On the top of the Pyramid on Temple named Temple IV has 12 masks hung around its doorway, which were considered to represent Chac, The god of rain. Temple V was built around A.D. 1000 and was inspired by the Governor's palace.

6. Temple of Inscriptions

Temple of Inscriptions is a Mayan Temple built on the top of a pyramid. This was constructed in A.D 672 to 682 and stands as a 20 meter tall temple with four pillars reflecting the image of several adults carrying a deformed child with snake like legs and six toes. The name of the temple comes from many inscriptions drawn on the three tablets inside. One tells about early kings, one tells about King Pakal another about the future.

7. Asamai Temple

Asamai temple is located in Kabul, Afghanistan for a long time The population of Hindus in Afghanistan has reduced to 500 from 20, 000, but Asamai Temple still stands as the Worship place of Hindus living in Afghanistan. The name Asamai came from the nearest Asamai Mountain, which is believed to be the residence of Ma Asha, the Goddess of Hope.

The legend even says that the Akhand Jyot or The perpetual light is burning from 4,000 years continuously. The temple also has a stone figure named 'Punjshir Ka Jogi'. The tale is of a Hindi ascetic who used to meditate in the Punjshir valley, but after being disturbed by the local population turned himself to a stone.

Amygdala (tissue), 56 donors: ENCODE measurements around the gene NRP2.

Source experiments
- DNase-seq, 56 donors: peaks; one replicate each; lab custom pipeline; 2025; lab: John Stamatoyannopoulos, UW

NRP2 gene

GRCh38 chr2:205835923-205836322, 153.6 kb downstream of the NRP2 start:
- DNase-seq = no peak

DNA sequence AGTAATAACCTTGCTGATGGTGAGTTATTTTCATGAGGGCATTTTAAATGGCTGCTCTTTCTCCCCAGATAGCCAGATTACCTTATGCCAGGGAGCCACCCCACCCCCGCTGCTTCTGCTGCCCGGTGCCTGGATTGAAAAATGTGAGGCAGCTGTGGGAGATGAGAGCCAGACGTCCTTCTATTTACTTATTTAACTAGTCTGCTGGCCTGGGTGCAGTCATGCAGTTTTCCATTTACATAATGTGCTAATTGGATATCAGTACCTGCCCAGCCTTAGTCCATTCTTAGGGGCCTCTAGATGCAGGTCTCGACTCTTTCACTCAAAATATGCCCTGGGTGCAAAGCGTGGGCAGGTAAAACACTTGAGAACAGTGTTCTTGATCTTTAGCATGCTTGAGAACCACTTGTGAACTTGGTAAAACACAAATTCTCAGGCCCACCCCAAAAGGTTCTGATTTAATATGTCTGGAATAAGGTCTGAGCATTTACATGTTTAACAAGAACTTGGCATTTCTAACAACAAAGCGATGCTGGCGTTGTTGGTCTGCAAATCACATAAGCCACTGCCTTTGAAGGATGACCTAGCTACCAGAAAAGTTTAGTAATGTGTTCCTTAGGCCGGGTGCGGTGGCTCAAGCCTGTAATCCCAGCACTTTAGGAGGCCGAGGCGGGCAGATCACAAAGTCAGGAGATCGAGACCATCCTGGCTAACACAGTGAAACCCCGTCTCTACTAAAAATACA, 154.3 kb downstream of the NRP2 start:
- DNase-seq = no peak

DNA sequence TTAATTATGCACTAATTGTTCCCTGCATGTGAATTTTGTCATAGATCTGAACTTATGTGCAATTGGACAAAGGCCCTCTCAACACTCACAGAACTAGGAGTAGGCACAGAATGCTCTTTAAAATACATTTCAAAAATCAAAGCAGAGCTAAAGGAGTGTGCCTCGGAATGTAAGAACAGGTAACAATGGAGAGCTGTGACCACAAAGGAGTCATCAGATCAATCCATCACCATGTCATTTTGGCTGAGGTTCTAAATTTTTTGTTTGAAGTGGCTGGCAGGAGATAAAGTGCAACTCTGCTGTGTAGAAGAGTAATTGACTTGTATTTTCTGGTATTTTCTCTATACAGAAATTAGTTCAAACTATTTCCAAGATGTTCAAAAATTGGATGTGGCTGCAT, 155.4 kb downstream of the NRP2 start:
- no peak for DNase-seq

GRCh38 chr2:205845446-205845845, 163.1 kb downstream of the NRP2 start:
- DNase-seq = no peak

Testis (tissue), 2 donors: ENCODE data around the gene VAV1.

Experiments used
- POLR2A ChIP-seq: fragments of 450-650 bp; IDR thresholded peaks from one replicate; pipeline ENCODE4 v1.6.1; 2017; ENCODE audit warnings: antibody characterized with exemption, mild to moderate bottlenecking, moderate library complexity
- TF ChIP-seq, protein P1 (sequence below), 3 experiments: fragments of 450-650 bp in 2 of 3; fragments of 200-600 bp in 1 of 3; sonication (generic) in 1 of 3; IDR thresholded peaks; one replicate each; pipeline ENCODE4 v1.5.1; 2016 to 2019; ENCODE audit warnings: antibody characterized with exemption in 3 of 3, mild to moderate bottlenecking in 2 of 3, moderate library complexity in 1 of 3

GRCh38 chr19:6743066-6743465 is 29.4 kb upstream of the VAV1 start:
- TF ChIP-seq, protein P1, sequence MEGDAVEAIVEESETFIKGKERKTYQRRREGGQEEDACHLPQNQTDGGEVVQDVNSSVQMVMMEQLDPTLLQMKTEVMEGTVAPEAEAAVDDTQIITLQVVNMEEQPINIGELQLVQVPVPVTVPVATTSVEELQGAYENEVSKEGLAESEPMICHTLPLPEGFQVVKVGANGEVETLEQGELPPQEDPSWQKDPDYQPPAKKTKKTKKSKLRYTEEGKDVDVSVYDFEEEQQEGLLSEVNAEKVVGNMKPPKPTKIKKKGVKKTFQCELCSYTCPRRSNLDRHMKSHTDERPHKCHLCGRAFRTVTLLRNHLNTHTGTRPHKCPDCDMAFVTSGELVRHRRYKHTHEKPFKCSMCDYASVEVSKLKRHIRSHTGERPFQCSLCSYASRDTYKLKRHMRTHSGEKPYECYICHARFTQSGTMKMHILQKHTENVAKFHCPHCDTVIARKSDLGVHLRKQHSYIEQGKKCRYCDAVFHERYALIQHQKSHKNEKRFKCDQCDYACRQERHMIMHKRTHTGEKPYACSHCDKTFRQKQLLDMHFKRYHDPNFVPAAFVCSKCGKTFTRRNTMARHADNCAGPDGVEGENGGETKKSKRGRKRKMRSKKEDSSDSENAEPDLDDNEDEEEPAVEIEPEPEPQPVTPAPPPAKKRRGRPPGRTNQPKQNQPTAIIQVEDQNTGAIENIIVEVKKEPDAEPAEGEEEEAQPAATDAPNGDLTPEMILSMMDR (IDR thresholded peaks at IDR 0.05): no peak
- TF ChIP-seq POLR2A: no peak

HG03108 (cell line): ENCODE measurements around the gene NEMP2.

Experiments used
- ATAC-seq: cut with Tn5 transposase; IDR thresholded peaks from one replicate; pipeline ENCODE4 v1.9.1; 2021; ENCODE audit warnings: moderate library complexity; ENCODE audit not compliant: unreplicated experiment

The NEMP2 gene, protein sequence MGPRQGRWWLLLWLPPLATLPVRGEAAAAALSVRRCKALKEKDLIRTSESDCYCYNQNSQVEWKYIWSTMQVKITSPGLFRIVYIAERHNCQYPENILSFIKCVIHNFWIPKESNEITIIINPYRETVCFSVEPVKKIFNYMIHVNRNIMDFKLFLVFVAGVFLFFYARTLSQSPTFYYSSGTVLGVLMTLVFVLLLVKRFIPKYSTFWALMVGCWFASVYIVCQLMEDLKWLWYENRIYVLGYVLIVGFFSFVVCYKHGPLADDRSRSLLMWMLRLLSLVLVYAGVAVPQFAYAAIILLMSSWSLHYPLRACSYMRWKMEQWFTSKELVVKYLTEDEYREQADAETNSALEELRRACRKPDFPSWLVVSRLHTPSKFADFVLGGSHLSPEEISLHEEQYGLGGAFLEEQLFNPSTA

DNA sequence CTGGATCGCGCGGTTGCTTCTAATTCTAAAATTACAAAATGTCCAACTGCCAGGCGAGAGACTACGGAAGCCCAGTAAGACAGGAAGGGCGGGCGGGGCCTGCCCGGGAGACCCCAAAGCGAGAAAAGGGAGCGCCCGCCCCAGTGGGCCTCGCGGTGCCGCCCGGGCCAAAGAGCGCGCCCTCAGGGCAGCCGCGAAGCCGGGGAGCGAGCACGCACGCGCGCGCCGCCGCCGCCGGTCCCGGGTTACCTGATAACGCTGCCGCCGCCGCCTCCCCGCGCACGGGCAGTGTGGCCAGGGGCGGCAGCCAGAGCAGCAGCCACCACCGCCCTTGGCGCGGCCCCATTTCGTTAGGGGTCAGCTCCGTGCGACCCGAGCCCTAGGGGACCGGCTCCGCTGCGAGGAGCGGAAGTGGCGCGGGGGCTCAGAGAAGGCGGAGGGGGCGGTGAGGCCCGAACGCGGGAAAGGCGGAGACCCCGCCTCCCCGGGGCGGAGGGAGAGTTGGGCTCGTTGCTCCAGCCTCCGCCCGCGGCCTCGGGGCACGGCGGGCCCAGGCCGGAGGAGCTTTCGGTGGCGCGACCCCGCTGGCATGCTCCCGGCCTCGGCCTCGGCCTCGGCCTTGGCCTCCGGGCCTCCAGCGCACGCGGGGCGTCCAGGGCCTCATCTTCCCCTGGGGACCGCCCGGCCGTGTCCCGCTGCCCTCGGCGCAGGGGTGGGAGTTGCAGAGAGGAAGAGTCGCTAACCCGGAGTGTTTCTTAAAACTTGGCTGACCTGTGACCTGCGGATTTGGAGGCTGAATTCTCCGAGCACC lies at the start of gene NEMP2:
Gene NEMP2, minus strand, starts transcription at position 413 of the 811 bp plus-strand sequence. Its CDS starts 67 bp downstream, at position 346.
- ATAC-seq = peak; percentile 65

8. The Great Plaza Temples

The great plaza temples are very significant buildings of Tikal, Guatemala. It has great Mayan Temples named as Temple of The Mask or Temple of the Great Jaguar. It was built by Ah Cacio, also well known as Jasaw Chan K'awaiil. Ah Cacio could complete only one Temple, The Temple II. He left the Temple to be built as his final resting place. The Temple it was built by his son after his death over his Tomb.

9. Varah Cave Temple

Varah Cave Temple was built around 7th century, in Mahabalipuram, Tamil Nadu, India. As its name suggest this temple was built cutting a mountainside and has most intricate rock sculpture of Hindus and Hindu God Lord Vishnu. It has different incarnation idols of Vishnu, Lakshmi and Durga. The temple is rich in sculptures depicting the Hindu Mythology Gods, Godesses and their legends. It is one of the most ancient Temple standing still facing the Coromondal Coast of Bay of Bengal.

10. The Temple Of Dendur

The Temple of Dendur was built in 15 B.C. during the reign of Roman Emperor Augustus Caesar in Egypt. It was built by the governor of Egypt, Petronius. Currently it is in New York and is being displayed at the Metropolitan Mueseum of Art. The temple was built in the honor of Goddess Isis and two other gods, Harpocrates and Osiris.

The temple of Dendur used to be on the banks of Nile, close to the Egyptian town of Tutzis. To save it from the damage caused by water, it was removed from its original site along with several other temples. Egypt was helped by the U.S. in this removing project and thus Egypt gave it to them as mark of thanks. While moving the temple was divided in to 642 blocks with an overall weight of 800 tons. It was packed among 661 crates and then shipped to U.S.